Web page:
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Helping Architects Accept Change and Embrace the Modern Marketing Era

For most purveyors of goods and services, the act of marketing can be traced back in history to the very beginning of commerce when conveying the benefits of ones products and services over a competitor’s was a practice of simple communication, using the very rudimentary of marketing tools and collateral. But practicing the science of […]

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For most purveyors of goods and services, the act of marketing can be traced back in history to the very beginning of commerce when conveying the benefits of ones products and services over a competitor’s was a practice of simple communication, using the very rudimentary of marketing tools and collateral. But practicing the science of modern marketing has its beginning with the Industrial Age when new mass production techniques and evolving production technologies and improved modes of transportation demanded better strategies for selling and delivering finished goods and services to an ever expanding marketplace and an increasingly more competitive business environment.

But for many in the personal services sector, even the most basic marketing efforts are a relatively unfamiliar, new-age endeavor. The first Principles of Practice adopted in 1909 by the American Institute of Architects (AIA) actually barred architects from marketing themselves and even now, in the relatively early stages of the newest century, many architectural firms remain relatively unpracticed in the art and science of modern marketing.

In an article entitled, “Inspire Change for Sustainable Growth” and published in the Atlanta Institute of Architects’ Annual Publication “Design Equilibrium”, the authors at Junction Creative Solutions (Junction), an award winning strategic agency committed to creating high impact solutions for SMBS and Fortune 500 companies, reviews why many architects are struggling to understand the language or the practice of modern marketing. The AIA seeks educate and inform the architecture communities by highlighting topics designed to start a conversation.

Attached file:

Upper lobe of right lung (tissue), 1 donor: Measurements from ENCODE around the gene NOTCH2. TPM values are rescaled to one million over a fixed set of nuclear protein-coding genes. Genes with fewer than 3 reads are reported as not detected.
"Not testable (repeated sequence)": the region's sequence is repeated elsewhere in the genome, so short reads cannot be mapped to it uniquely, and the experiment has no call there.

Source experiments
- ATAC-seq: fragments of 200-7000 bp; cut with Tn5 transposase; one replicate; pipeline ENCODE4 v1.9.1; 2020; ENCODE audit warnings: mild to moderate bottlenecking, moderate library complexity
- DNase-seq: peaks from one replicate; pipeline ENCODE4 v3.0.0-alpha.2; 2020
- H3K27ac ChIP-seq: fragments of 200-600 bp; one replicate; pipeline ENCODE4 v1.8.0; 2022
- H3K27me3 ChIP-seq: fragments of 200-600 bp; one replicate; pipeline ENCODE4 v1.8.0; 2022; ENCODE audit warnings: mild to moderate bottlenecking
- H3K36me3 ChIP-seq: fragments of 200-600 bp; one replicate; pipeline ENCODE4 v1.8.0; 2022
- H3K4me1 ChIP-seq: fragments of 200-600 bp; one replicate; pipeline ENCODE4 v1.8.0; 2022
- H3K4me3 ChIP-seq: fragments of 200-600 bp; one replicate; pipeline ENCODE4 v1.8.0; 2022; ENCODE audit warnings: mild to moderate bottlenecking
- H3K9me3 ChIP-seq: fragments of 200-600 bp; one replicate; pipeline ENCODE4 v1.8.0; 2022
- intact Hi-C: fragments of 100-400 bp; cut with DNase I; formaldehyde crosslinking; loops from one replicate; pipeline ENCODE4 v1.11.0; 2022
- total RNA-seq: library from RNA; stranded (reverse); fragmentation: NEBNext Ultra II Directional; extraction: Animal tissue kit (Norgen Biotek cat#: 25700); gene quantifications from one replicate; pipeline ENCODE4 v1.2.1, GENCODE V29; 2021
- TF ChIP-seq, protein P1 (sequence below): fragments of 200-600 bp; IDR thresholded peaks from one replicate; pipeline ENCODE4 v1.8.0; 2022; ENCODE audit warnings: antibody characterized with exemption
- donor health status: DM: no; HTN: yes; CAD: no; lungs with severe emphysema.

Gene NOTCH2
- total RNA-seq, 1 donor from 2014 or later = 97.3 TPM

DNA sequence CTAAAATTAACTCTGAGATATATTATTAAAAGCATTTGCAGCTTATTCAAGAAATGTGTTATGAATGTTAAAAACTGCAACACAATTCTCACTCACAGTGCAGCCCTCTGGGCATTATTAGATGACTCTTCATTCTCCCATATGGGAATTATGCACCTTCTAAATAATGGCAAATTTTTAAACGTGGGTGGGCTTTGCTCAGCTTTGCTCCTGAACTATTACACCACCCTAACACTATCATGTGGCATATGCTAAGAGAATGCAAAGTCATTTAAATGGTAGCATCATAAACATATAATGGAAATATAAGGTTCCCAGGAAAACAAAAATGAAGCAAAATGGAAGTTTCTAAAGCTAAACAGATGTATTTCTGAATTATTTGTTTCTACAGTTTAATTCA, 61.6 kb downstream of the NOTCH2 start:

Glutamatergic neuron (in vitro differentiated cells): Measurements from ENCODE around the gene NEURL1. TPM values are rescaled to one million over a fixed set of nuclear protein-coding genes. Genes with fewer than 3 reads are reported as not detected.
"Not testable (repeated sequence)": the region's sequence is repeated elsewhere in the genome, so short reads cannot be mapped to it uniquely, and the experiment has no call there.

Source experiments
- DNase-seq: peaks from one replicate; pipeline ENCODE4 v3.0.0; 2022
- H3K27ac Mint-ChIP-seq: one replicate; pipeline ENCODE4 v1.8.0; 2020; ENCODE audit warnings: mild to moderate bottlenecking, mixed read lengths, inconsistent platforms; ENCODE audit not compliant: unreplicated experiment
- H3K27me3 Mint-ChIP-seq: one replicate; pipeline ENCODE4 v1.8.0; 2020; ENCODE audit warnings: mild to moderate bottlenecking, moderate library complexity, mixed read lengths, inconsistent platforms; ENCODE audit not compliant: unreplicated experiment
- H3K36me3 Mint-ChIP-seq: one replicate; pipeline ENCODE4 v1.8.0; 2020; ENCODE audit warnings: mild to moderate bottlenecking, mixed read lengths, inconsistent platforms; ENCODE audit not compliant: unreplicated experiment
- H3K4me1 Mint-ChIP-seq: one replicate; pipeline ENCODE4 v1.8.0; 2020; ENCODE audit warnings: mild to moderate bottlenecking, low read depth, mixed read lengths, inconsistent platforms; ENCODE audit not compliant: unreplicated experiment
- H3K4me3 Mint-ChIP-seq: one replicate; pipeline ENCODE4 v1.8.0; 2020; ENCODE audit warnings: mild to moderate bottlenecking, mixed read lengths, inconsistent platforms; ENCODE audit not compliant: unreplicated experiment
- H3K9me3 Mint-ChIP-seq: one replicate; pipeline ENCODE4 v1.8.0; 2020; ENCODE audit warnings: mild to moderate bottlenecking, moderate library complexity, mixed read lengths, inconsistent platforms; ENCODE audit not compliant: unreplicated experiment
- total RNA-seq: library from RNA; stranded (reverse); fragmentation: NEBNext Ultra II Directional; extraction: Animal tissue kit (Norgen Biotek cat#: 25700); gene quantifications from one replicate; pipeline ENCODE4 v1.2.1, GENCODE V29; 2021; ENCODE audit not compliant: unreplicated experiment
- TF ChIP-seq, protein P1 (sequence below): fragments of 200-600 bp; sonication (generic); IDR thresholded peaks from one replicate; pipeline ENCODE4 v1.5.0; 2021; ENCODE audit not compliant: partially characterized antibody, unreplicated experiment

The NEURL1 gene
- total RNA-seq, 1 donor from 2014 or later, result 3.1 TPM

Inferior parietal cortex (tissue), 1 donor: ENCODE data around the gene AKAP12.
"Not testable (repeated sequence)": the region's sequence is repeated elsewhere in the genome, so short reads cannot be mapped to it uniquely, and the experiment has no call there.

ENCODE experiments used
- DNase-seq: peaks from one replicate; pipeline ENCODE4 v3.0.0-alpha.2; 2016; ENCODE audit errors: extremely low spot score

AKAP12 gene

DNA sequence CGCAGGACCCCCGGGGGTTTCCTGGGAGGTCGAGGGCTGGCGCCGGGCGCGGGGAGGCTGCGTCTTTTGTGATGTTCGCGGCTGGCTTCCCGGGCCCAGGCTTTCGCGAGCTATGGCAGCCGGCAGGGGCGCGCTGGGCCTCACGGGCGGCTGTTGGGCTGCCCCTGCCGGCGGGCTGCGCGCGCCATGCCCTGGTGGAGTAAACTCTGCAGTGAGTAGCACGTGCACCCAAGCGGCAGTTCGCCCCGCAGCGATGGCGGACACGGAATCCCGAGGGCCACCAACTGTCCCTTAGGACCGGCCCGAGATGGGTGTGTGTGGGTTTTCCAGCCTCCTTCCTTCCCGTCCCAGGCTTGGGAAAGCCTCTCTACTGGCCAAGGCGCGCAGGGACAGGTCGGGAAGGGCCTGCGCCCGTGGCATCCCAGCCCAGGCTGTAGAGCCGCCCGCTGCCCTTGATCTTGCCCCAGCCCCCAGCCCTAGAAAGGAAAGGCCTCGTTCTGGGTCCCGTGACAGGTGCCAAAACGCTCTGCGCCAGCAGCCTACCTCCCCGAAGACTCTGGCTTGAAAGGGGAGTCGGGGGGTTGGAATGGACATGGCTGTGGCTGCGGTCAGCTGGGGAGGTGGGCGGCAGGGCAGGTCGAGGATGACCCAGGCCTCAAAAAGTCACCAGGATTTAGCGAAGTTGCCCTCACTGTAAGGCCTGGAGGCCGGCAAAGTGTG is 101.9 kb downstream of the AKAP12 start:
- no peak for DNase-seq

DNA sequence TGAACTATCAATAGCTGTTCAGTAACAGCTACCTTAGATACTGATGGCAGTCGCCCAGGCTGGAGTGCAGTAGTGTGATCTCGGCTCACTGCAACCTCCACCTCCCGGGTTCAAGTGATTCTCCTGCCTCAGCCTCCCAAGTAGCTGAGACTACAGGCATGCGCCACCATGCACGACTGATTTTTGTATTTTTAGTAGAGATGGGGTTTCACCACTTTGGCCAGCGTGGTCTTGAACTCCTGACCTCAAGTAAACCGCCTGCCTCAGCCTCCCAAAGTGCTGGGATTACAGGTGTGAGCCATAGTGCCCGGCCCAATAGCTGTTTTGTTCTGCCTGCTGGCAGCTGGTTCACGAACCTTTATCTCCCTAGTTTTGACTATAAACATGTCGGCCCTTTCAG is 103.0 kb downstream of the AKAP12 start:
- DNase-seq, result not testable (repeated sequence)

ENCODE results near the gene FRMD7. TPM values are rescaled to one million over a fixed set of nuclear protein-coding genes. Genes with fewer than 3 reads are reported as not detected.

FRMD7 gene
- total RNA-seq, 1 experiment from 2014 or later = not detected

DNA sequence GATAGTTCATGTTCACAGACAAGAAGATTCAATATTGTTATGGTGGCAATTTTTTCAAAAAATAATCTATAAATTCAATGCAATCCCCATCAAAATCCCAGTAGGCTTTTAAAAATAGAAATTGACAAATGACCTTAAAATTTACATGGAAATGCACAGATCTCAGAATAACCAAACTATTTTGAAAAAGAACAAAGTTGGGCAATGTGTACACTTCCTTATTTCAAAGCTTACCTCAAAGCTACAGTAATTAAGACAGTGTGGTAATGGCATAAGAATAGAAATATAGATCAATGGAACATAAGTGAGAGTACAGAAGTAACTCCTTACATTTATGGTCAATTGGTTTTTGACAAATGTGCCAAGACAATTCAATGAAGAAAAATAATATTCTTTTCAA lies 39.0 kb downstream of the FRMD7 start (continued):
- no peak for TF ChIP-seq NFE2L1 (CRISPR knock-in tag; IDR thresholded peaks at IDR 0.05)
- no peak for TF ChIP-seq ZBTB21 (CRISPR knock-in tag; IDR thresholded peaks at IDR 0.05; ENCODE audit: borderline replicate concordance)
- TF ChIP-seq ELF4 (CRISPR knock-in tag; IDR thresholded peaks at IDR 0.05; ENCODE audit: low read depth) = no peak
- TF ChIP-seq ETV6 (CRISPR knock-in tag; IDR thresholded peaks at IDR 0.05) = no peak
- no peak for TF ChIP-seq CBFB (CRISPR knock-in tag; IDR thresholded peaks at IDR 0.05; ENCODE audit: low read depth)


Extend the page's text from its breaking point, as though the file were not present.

Junction discusses the importance of establishing well-defined strategic goals and objectives and developing a brand that differentiates a unique set of capabilities that will set a firm apart from the competition. Today’s architectural firms, regardless of size or position in the business life-cycle, must be willing to accept change and embrace the emerging marketing tools and approaches from this new technological era and elevate themselves in a crowded, multi-dimensional marketplace to create a more sustainable business.

“We are very excited to be included in the 2017 Annual Publication,” comments Julie Gareleck, CEO and Managing Partner, Junction. “It’s becoming increasingly more difficult for professional services companies to compete. We’ve built incredible results for our clients across various professional services industries.  With our knowledge of what has worked for others, we are confident in our ability to assist the Architectural community in developing unique strategies to grow their businesses.”

To read the full article, visit https://www.aiaatl.org/design-equilibrium-2017/ or contact the Atlanta Institute of Architects for their latest copy of Design Equilibrium. To learn more about how Junction Creative Solutions can help you create impact for your company, visit www.junction-creative.com.